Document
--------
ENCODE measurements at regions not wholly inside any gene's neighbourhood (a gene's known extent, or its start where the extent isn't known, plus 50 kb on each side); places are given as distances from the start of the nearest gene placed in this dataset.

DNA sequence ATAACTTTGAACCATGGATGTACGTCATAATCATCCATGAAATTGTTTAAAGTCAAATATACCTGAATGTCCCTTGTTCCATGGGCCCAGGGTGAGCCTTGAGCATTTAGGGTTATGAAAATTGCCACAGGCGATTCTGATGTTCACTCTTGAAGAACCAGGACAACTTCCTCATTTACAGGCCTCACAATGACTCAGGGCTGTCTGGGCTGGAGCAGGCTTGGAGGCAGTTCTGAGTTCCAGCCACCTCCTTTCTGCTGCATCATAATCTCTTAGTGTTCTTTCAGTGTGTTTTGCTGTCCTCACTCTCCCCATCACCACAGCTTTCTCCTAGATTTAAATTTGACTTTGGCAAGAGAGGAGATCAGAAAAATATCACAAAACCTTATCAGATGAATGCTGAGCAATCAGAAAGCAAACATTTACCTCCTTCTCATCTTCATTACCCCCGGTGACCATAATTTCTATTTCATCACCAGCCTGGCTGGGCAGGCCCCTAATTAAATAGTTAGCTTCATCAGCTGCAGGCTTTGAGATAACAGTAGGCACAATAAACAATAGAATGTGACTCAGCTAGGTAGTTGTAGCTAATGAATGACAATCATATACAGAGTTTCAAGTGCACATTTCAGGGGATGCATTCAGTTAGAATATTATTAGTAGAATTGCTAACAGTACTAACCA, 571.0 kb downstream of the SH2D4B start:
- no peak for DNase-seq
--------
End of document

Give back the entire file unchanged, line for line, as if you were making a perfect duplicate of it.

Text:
ENCODE measurements at regions not wholly inside any gene's neighbourhood (a gene's known extent, or its start where the extent isn't known, plus 50 kb on each side); places are given as distances from the start of the nearest gene placed in this dataset.

DNA sequence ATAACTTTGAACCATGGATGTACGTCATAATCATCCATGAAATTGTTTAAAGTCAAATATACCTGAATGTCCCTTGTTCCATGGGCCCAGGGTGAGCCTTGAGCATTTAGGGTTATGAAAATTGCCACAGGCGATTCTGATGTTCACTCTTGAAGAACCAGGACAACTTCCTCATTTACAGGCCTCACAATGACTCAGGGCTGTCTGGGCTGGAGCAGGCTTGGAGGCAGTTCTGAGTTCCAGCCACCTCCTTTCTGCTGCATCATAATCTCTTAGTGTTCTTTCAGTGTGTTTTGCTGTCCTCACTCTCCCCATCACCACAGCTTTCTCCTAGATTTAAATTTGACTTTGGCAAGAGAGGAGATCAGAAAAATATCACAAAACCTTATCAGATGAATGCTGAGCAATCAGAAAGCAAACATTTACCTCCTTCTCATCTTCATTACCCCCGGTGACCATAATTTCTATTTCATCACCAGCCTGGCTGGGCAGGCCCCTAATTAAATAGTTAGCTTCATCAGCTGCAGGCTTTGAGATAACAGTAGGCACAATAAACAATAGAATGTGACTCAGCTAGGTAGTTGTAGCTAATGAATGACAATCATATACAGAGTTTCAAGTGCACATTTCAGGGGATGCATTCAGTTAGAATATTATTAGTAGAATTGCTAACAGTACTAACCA, 571.0 kb downstream of the SH2D4B start:
- no peak for DNase-seq